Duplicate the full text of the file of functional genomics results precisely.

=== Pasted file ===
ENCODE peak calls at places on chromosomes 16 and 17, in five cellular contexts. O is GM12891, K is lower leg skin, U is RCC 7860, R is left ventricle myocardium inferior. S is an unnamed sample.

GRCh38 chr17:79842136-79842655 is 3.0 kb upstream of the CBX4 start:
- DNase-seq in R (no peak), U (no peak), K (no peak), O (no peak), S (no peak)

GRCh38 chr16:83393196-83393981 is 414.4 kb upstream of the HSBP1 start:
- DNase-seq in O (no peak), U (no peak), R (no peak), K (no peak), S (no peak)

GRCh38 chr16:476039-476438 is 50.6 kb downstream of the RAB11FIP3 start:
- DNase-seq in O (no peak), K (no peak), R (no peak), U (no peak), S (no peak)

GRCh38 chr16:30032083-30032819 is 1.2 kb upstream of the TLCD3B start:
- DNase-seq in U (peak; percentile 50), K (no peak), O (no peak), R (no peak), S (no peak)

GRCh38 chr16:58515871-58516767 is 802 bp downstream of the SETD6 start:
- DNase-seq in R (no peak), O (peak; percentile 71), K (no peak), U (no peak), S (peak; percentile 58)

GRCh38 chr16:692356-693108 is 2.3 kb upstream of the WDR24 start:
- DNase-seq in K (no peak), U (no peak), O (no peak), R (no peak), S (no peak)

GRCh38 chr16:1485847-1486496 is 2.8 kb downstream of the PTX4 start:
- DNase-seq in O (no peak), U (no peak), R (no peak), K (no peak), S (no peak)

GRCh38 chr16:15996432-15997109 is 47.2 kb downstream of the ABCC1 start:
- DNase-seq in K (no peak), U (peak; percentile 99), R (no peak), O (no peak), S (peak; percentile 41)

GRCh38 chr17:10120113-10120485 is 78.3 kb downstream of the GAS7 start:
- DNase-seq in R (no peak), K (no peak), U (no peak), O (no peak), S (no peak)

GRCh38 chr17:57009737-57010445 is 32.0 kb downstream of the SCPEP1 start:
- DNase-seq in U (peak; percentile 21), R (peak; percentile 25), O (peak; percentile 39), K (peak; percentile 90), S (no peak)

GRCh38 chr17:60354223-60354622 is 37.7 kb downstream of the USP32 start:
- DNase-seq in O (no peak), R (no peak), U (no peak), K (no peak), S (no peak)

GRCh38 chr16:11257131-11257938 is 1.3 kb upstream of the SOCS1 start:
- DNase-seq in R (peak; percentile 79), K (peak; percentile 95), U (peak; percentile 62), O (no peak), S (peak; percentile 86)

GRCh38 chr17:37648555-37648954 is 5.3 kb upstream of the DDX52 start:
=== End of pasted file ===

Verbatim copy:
ENCODE peak calls at places on chromosomes 16 and 17, in five cellular contexts. O is GM12891, K is lower leg skin, U is RCC 7860, R is left ventricle myocardium inferior. S is an unnamed sample.

GRCh38 chr17:79842136-79842655 is 3.0 kb upstream of the CBX4 start:
- DNase-seq in R (no peak), U (no peak), K (no peak), O (no peak), S (no peak)

GRCh38 chr16:83393196-83393981 is 414.4 kb upstream of the HSBP1 start:
- DNase-seq in O (no peak), U (no peak), R (no peak), K (no peak), S (no peak)

GRCh38 chr16:476039-476438 is 50.6 kb downstream of the RAB11FIP3 start:
- DNase-seq in O (no peak), K (no peak), R (no peak), U (no peak), S (no peak)

GRCh38 chr16:30032083-30032819 is 1.2 kb upstream of the TLCD3B start:
- DNase-seq in U (peak; percentile 50), K (no peak), O (no peak), R (no peak), S (no peak)

GRCh38 chr16:58515871-58516767 is 802 bp downstream of the SETD6 start:
- DNase-seq in R (no peak), O (peak; percentile 71), K (no peak), U (no peak), S (peak; percentile 58)

GRCh38 chr16:692356-693108 is 2.3 kb upstream of the WDR24 start:
- DNase-seq in K (no peak), U (no peak), O (no peak), R (no peak), S (no peak)

GRCh38 chr16:1485847-1486496 is 2.8 kb downstream of the PTX4 start:
- DNase-seq in O (no peak), U (no peak), R (no peak), K (no peak), S (no peak)

GRCh38 chr16:15996432-15997109 is 47.2 kb downstream of the ABCC1 start:
- DNase-seq in K (no peak), U (peak; percentile 99), R (no peak), O (no peak), S (peak; percentile 41)

GRCh38 chr17:10120113-10120485 is 78.3 kb downstream of the GAS7 start:
- DNase-seq in R (no peak), K (no peak), U (no peak), O (no peak), S (no peak)

GRCh38 chr17:57009737-57010445 is 32.0 kb downstream of the SCPEP1 start:
- DNase-seq in U (peak; percentile 21), R (peak; percentile 25), O (peak; percentile 39), K (peak; percentile 90), S (no peak)

GRCh38 chr17:60354223-60354622 is 37.7 kb downstream of the USP32 start:
- DNase-seq in O (no peak), R (no peak), U (no peak), K (no peak), S (no peak)

GRCh38 chr16:11257131-11257938 is 1.3 kb upstream of the SOCS1 start:
- DNase-seq in R (peak; percentile 79), K (peak; percentile 95), U (peak; percentile 62), O (no peak), S (peak; percentile 86)

GRCh38 chr17:37648555-37648954 is 5.3 kb upstream of the DDX52 start: